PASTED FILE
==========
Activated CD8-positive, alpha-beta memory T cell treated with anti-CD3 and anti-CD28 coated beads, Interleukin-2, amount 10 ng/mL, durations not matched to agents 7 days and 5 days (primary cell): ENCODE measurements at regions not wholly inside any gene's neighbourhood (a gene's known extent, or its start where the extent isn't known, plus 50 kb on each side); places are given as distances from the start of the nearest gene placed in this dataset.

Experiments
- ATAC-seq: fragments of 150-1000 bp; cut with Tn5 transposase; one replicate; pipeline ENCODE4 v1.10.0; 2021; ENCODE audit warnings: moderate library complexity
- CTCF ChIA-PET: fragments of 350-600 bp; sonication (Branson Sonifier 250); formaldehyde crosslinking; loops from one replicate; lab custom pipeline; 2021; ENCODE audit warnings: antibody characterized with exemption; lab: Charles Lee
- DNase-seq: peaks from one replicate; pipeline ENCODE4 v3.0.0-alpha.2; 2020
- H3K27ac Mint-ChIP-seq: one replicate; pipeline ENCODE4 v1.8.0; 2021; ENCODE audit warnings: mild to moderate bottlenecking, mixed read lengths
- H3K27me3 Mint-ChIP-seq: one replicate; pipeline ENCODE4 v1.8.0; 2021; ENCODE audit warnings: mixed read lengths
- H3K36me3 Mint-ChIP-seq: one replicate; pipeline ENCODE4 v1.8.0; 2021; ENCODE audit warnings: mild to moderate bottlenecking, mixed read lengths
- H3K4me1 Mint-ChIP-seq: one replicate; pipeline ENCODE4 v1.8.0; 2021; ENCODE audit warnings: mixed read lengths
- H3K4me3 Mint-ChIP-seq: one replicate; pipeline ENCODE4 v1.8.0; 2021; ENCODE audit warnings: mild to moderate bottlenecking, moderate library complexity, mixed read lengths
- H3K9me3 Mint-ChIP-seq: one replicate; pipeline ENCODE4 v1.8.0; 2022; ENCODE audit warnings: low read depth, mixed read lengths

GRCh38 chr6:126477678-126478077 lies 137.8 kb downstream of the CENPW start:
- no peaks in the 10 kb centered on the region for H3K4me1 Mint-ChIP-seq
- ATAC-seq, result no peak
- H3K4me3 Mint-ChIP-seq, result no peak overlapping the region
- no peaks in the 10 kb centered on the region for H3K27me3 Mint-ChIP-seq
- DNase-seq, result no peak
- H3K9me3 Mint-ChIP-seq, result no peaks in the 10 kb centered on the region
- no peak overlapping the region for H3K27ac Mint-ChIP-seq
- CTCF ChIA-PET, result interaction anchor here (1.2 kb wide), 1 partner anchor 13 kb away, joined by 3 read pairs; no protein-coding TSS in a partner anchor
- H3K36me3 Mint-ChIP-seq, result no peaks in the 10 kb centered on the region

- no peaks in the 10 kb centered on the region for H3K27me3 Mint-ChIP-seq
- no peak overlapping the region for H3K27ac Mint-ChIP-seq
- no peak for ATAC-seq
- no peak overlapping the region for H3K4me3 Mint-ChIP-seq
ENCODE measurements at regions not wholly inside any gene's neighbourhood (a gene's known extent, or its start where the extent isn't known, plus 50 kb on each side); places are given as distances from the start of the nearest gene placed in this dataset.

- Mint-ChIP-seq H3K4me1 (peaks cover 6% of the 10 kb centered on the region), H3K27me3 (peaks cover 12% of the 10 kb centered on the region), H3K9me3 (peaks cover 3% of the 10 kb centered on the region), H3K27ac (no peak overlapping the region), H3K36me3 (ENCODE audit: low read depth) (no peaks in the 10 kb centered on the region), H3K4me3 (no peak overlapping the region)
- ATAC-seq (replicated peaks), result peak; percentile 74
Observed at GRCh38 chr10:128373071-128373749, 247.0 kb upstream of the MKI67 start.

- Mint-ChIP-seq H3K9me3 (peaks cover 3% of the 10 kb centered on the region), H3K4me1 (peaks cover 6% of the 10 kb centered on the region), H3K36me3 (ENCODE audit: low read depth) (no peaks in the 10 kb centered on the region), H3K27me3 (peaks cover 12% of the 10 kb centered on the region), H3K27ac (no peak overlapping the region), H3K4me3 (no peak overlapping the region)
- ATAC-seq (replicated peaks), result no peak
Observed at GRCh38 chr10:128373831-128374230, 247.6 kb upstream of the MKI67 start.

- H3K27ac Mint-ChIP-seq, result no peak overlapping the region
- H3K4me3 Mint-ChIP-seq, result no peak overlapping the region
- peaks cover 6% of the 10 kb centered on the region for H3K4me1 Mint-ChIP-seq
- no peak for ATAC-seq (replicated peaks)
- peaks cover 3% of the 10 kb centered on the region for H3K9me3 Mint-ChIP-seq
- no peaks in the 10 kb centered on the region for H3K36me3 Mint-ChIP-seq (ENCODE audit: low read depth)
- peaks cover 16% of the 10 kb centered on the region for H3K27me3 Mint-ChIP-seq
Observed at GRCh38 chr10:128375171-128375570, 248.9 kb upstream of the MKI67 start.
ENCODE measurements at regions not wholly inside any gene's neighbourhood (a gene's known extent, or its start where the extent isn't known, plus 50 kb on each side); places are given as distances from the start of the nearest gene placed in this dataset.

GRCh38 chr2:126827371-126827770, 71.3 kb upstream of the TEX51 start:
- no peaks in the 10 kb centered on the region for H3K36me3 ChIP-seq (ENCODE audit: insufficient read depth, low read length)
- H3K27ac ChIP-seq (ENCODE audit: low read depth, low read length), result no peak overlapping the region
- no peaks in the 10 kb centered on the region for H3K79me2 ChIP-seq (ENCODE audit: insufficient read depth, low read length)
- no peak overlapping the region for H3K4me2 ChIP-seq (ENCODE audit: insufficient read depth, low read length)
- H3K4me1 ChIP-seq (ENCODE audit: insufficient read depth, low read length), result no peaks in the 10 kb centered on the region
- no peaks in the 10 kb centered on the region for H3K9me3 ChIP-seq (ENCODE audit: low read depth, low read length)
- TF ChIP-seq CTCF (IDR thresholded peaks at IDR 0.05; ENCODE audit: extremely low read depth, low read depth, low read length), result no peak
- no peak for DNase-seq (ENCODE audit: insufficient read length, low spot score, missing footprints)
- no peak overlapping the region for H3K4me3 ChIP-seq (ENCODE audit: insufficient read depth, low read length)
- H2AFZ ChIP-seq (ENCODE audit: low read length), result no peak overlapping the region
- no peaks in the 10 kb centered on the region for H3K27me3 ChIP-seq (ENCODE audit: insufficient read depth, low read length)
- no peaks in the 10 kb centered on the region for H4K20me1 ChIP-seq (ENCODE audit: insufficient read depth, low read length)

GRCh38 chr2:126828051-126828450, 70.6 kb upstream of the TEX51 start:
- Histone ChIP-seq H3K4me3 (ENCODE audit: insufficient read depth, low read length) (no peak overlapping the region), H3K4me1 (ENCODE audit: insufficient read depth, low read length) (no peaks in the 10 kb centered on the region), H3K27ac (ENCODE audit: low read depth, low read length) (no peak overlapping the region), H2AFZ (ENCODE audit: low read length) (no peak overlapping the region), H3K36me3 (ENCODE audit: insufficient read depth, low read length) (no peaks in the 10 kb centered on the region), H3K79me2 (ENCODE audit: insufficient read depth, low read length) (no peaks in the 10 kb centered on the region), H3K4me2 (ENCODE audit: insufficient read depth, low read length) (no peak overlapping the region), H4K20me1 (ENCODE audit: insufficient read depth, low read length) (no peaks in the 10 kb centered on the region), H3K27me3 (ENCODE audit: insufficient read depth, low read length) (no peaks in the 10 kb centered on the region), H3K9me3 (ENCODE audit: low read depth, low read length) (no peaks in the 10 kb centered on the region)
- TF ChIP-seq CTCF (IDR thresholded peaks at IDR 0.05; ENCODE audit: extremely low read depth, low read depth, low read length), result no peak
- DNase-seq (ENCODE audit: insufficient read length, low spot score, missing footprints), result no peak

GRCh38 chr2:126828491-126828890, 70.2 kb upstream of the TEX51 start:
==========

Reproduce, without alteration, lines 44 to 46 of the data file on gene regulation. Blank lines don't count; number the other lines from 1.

- H3K27ac ChIP-seq (ENCODE audit: low read depth, low read length), result no peak overlapping the region
- no peaks in the 10 kb centered on the region for H3K79me2 ChIP-seq (ENCODE audit: insufficient read depth, low read length)
- no peak overlapping the region for H3K4me2 ChIP-seq (ENCODE audit: insufficient read depth, low read length)